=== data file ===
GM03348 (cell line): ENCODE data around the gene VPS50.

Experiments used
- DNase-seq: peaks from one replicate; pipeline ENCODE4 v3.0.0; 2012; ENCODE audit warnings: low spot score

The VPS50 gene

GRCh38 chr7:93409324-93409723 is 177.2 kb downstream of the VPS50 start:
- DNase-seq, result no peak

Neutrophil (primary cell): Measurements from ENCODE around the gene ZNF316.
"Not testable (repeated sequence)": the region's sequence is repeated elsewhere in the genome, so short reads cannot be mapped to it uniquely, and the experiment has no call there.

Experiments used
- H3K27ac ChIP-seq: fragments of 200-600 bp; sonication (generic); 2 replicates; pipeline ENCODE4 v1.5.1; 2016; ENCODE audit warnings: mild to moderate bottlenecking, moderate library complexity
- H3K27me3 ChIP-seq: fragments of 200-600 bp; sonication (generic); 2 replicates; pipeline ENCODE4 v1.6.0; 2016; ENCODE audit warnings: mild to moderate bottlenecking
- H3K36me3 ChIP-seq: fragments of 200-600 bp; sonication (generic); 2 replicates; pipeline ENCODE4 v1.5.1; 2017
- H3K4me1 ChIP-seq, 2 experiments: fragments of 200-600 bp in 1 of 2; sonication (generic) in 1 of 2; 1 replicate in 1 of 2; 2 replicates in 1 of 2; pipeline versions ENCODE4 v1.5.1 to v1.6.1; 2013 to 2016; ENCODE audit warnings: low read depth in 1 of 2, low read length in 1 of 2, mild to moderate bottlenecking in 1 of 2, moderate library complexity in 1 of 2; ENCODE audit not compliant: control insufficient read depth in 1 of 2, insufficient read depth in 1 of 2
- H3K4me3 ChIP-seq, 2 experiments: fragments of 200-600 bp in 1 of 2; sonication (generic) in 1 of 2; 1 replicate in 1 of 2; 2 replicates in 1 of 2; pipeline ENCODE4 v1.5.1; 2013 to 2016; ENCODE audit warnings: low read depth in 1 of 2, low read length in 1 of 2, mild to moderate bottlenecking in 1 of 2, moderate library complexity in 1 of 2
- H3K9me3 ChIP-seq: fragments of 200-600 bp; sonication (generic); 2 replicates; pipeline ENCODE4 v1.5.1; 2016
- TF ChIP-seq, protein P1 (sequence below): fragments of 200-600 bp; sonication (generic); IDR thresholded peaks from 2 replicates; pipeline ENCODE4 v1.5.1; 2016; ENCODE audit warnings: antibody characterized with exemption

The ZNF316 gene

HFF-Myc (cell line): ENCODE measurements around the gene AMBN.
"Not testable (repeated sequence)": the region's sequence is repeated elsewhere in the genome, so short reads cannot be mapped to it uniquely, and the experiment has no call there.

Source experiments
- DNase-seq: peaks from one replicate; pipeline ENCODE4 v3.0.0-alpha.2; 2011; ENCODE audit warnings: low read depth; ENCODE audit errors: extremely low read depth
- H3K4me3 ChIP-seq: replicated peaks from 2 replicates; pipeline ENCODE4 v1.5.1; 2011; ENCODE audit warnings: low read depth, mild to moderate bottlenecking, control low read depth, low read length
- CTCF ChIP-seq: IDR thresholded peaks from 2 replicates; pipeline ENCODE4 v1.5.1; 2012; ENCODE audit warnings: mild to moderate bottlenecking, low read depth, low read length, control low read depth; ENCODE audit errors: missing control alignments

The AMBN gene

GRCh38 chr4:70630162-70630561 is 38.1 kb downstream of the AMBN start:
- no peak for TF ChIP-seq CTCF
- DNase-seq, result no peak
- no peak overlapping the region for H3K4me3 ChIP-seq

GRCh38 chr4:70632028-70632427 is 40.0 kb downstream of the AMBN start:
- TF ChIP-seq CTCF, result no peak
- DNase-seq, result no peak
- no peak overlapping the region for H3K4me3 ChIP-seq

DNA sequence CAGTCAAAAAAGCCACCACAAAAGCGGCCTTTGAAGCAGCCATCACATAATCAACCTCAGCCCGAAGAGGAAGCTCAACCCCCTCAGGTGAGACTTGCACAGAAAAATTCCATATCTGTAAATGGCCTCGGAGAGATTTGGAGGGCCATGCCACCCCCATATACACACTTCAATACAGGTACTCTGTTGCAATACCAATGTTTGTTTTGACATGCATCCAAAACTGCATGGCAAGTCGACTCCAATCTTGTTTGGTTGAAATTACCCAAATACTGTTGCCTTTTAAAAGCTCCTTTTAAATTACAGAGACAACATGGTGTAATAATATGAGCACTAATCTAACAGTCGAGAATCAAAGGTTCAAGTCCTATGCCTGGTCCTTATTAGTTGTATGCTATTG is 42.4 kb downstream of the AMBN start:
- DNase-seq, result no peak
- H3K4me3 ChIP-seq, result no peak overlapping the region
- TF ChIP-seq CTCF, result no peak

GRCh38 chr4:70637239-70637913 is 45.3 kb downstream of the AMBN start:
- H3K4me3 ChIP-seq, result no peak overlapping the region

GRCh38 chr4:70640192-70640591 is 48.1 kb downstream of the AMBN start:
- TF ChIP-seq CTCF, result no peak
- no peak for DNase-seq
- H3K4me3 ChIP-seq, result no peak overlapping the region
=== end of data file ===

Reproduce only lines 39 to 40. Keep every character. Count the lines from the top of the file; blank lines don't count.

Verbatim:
GRCh38 chr4:70640192-70640591 is 48.1 kb downstream of the AMBN start:
- TF ChIP-seq CTCF, result no peak